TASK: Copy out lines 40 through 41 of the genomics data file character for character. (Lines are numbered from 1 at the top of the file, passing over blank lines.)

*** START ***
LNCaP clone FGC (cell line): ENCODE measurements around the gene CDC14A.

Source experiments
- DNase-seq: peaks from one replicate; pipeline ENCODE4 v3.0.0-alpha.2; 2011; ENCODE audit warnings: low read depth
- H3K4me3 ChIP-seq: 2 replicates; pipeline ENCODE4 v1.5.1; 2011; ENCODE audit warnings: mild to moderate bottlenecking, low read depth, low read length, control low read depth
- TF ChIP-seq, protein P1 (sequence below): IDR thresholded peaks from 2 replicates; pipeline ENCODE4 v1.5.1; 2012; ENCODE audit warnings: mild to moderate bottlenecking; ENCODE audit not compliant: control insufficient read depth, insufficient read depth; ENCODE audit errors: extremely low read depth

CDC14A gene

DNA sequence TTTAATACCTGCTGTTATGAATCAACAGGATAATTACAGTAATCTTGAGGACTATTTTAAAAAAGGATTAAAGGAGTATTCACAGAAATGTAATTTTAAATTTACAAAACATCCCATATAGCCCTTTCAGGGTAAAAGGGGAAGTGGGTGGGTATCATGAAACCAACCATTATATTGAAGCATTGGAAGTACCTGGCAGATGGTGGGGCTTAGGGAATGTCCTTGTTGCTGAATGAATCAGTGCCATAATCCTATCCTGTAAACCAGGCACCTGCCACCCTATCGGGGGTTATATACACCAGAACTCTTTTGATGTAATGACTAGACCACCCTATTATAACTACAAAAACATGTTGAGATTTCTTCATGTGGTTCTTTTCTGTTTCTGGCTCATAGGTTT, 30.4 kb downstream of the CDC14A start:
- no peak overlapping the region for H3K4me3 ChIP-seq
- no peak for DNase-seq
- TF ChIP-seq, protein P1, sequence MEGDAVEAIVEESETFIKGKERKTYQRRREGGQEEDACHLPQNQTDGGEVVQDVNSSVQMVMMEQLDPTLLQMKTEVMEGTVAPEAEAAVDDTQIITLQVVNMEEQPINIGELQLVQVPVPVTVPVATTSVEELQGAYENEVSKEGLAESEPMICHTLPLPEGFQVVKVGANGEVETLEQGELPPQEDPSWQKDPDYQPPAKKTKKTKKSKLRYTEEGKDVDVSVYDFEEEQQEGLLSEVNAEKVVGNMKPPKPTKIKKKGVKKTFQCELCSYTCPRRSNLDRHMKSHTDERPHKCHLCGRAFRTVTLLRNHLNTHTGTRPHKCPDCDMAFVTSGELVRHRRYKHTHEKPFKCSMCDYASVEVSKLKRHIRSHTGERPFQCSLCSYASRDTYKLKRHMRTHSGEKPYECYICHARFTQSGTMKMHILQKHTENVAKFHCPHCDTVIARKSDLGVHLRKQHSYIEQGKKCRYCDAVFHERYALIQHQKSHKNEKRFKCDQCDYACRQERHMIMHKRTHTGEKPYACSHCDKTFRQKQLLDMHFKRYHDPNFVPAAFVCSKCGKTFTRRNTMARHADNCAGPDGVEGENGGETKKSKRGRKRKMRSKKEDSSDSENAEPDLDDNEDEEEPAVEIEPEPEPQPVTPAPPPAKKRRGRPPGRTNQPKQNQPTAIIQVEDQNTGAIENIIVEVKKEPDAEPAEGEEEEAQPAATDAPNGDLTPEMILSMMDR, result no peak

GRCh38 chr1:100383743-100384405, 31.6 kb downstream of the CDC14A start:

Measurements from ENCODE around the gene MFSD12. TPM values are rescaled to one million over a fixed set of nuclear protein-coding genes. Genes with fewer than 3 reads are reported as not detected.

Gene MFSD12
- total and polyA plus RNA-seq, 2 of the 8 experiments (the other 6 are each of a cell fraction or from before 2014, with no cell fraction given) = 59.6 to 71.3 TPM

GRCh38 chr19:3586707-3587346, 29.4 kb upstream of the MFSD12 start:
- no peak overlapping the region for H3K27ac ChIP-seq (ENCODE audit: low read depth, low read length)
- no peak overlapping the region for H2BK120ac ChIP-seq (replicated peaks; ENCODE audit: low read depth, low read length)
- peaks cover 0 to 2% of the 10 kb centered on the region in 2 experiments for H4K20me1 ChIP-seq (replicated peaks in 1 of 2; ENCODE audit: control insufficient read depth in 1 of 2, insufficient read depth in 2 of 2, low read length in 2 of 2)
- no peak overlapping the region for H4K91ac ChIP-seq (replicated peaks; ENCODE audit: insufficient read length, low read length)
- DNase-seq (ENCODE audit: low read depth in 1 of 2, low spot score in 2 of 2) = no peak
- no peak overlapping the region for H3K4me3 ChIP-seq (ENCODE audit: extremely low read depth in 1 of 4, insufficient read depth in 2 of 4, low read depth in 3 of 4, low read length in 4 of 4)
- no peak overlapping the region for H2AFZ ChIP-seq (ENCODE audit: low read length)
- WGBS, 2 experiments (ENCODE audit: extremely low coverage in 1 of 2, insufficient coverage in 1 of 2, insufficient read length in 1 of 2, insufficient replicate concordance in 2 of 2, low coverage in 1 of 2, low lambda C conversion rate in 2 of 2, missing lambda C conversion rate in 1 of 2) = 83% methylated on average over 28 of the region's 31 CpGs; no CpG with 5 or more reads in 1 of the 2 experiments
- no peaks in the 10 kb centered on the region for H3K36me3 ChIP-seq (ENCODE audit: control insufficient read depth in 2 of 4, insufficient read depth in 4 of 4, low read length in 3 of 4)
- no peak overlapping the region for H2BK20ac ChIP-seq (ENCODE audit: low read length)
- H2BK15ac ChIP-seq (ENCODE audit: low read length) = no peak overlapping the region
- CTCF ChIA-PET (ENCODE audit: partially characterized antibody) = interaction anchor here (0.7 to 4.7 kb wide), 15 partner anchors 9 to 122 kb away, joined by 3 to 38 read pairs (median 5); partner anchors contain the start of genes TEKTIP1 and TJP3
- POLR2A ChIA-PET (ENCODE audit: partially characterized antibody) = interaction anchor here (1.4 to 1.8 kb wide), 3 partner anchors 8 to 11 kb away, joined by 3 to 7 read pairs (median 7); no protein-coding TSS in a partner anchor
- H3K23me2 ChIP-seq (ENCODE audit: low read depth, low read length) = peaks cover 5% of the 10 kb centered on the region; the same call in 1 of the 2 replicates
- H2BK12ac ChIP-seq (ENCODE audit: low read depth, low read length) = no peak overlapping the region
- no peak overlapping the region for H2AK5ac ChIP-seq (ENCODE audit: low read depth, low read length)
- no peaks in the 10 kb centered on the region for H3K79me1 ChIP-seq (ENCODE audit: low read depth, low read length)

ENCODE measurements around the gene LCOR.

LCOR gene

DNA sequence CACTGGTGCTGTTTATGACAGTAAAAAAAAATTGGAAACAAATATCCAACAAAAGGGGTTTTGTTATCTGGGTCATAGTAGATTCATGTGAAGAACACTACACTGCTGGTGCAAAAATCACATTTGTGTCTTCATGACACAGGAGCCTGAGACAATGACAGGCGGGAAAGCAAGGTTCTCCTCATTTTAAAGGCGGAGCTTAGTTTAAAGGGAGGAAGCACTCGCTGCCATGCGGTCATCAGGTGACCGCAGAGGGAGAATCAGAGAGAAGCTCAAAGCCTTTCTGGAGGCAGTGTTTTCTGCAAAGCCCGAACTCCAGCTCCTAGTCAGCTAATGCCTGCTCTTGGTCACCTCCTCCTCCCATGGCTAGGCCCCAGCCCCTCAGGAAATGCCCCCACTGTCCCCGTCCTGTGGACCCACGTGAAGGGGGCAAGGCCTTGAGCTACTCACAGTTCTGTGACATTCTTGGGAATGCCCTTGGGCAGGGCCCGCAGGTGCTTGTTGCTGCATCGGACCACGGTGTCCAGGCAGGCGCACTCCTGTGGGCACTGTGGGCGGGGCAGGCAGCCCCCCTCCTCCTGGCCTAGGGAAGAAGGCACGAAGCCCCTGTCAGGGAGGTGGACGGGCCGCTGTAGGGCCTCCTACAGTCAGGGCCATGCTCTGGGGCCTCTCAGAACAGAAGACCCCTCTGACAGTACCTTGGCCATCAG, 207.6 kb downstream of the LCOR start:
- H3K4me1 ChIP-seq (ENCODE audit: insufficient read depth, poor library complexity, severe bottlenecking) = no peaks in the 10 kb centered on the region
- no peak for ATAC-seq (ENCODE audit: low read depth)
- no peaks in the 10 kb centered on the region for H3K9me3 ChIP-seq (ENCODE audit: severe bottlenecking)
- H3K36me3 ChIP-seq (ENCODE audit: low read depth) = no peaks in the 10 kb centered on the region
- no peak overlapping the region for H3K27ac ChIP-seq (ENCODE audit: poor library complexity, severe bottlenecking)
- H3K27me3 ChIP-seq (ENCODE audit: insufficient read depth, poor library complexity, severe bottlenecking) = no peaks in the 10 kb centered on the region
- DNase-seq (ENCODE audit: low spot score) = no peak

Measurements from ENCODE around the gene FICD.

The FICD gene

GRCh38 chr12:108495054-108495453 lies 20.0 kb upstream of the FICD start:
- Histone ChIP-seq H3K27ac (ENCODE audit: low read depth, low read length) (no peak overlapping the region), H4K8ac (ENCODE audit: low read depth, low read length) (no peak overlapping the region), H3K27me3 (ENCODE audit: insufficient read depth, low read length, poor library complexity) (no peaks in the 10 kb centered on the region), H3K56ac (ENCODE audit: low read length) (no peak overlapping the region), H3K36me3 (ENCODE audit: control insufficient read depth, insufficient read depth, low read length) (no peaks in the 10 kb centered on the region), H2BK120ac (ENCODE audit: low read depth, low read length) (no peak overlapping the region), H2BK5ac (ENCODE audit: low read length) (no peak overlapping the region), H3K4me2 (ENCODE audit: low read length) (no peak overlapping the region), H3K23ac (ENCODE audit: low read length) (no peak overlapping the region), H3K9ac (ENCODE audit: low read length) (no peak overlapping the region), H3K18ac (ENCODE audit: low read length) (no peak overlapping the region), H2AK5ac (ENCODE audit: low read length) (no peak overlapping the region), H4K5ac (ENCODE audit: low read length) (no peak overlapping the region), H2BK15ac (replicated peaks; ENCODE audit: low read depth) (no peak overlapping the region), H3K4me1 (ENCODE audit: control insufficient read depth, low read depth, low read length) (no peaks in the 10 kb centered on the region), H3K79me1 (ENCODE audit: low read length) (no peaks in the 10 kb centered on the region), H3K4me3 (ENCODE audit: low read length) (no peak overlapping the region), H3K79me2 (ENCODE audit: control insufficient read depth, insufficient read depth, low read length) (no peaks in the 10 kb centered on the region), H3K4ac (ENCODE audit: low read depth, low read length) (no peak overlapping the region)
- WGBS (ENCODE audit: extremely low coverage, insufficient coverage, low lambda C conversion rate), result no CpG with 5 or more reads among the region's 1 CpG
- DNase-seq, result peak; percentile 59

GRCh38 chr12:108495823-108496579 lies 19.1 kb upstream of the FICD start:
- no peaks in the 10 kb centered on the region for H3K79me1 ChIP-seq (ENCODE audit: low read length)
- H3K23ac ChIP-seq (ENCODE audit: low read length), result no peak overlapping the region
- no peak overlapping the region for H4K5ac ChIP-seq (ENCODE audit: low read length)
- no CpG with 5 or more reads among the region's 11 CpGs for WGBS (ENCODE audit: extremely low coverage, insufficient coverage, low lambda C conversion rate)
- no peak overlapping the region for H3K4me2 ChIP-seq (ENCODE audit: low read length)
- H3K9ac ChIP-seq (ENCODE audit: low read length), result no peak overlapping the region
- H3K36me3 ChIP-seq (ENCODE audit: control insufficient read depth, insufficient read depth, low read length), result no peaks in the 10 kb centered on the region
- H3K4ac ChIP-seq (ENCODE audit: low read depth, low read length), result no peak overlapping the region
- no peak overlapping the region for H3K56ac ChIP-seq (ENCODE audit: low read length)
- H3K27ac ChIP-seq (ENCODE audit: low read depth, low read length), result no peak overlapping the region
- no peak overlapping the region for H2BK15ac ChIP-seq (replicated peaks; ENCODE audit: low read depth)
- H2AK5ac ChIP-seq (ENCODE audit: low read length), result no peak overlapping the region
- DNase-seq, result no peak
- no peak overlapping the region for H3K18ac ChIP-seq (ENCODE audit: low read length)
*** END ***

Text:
- no peak overlapping the region for H3K27ac ChIP-seq (ENCODE audit: poor library complexity, severe bottlenecking)
- H3K27me3 ChIP-seq (ENCODE audit: insufficient read depth, poor library complexity, severe bottlenecking) = no peaks in the 10 kb centered on the region